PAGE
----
Insects occur in abundance everywhere on our planet, except for in oceans and the polar regions. These places aside, wherever entomologists have looked, they have found a great diversity of insect species, each suited to the environment they live in. This includes extreme environments like mountain tops, deserts and frozen fresh water.
Not only have insects filled practically every habitat on Earth, but within each, they’ve filled nearly all ecological roles, from scavengers, to primary consumers, to predators, to parasites, and so on. Insects are not only well adjusted to the environments in which they live, but also their role within that environment, largely defined by what they eat. Plants, fungus, other insects, decaying matter, blood and fecal matter have all been exploited by insects as sources for food. In order to eat, and sometimes catch, their food, insects have developed specialized body parts specific to each.
How we’ve come to have so many different types of insects filling so many roles is a matter of time and evolution. As far as we can tell, insect have been around for 325 million years, during which they have had plenty of opportunity to evolve and diversify.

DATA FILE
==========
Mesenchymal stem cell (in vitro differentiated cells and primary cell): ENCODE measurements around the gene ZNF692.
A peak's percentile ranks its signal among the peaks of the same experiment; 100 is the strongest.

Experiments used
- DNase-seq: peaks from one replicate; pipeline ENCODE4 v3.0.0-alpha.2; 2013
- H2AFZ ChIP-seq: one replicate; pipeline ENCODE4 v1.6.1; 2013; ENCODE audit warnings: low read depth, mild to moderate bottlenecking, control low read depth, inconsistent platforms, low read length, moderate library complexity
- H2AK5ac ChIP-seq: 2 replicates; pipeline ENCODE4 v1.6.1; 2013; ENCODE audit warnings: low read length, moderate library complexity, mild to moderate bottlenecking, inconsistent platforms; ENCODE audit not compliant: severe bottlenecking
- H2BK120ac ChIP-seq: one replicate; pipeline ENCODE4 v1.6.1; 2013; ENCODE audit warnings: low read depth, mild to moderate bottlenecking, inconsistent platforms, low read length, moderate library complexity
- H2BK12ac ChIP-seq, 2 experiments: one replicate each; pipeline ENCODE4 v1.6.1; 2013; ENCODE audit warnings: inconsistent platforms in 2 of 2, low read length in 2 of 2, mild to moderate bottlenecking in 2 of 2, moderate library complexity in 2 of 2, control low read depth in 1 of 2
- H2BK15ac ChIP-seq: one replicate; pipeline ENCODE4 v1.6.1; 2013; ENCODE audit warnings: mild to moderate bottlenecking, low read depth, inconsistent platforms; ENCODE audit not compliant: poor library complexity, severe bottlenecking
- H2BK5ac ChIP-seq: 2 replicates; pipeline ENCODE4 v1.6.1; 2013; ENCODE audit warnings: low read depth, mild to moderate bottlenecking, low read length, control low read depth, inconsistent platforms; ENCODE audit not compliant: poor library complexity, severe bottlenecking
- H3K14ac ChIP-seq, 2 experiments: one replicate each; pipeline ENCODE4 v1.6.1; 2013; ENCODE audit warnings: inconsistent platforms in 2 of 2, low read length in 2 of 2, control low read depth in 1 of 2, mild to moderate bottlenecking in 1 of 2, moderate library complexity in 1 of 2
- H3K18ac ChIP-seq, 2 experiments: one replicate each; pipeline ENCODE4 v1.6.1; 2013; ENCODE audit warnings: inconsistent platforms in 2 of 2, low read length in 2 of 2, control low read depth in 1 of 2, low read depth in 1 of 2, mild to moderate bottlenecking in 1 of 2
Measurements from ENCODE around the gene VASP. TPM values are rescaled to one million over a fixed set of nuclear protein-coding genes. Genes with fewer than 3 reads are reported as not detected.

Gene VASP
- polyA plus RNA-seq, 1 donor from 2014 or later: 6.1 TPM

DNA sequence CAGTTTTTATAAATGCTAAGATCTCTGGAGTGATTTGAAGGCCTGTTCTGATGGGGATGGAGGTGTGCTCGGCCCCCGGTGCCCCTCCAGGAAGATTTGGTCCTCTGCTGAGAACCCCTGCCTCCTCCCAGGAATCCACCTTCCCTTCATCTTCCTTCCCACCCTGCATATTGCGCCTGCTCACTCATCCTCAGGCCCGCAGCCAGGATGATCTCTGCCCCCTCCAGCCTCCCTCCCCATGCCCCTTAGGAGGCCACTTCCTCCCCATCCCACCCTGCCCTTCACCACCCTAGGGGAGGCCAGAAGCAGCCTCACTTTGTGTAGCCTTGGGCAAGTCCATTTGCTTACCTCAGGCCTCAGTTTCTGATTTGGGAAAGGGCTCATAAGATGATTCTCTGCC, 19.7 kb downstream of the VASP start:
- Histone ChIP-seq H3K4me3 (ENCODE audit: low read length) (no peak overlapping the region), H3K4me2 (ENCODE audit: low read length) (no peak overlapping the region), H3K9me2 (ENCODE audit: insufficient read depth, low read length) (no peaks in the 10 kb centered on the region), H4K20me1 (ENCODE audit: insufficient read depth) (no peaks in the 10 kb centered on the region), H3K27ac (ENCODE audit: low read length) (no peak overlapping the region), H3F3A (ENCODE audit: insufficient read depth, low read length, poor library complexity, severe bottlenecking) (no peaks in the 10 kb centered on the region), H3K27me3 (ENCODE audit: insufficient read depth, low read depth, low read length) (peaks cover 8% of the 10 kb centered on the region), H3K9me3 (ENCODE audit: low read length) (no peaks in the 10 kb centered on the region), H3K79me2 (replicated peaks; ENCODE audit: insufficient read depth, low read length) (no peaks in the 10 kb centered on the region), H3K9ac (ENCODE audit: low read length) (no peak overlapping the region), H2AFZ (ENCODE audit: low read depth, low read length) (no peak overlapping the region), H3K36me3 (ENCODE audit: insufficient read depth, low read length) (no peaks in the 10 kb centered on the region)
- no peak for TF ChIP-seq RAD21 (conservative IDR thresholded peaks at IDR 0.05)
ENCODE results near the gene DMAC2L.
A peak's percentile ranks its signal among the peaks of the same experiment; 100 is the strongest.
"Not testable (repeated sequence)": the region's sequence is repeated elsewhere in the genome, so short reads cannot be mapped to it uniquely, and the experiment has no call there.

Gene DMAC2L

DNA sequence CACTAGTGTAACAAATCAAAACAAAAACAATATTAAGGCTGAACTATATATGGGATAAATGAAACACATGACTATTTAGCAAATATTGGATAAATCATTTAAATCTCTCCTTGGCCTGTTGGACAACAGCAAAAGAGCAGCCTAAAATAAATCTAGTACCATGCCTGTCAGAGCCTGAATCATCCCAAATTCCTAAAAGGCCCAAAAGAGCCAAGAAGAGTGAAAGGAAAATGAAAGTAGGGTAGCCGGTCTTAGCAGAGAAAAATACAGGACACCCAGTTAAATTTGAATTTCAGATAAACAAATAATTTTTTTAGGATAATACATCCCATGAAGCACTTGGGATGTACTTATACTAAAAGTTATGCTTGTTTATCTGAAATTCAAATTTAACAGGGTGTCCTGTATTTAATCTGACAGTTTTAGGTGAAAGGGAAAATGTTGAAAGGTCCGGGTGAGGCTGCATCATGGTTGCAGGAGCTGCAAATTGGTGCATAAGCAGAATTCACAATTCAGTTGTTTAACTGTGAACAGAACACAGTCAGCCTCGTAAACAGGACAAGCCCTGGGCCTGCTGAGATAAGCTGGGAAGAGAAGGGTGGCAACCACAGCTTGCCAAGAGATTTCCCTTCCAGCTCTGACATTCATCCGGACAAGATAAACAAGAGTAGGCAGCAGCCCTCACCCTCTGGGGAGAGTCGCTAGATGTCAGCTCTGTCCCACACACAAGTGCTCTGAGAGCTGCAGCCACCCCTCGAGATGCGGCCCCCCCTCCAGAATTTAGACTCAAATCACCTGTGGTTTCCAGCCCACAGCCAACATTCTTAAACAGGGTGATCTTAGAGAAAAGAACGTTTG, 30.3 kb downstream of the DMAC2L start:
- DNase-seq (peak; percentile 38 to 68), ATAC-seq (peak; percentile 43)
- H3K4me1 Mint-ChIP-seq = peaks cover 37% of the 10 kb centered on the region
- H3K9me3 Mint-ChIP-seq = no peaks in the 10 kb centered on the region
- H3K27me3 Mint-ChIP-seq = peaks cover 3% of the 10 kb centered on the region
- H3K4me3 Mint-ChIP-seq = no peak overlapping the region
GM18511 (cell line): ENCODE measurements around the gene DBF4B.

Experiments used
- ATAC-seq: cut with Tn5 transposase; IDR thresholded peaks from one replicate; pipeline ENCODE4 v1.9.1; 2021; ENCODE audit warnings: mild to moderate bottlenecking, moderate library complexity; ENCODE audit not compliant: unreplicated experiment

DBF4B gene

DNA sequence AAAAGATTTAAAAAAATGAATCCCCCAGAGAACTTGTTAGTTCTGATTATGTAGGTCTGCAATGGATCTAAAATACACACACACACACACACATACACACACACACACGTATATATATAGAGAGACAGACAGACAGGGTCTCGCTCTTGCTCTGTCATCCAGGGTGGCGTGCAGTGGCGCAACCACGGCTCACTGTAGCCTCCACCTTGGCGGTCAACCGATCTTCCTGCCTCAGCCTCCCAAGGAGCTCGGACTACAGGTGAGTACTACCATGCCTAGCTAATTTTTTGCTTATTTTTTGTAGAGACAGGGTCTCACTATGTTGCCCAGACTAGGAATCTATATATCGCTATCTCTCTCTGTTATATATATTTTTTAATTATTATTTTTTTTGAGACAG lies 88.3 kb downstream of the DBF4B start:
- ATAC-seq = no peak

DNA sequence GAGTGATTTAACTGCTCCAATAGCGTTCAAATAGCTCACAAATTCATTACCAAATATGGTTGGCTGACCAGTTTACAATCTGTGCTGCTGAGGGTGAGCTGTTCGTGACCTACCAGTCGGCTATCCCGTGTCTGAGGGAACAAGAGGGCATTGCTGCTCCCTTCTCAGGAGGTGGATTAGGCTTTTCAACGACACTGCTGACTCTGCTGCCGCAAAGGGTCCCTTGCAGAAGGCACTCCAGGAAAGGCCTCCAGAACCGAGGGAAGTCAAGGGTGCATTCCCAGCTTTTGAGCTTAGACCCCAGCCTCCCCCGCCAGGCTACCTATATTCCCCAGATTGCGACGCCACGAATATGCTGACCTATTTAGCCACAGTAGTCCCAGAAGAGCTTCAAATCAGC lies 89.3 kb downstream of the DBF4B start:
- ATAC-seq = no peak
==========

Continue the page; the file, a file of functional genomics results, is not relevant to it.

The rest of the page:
Adaptation is the process whereby a group of organisms becomes better suited to its environment over the course of many generations. This fundamental concept of evolution shapes not only where an organism lives, but how it lives as well. Through a process of trial and error (error in this case meaning death without successful reproduction), combined with random genetic variations, populations of organisms and their descendants slowly become better adapted to the conditions around them.
Animals may adapt to their environment with changes in their behavior (e.g. a bumble bee flies further south to find plants in bloom during an atypically cold spring). They also adapt with changes in body structure. Every aspect of an insects’ body may be explained as an adaptation to some environmental factor. Below are examples that may be helpful to review with students.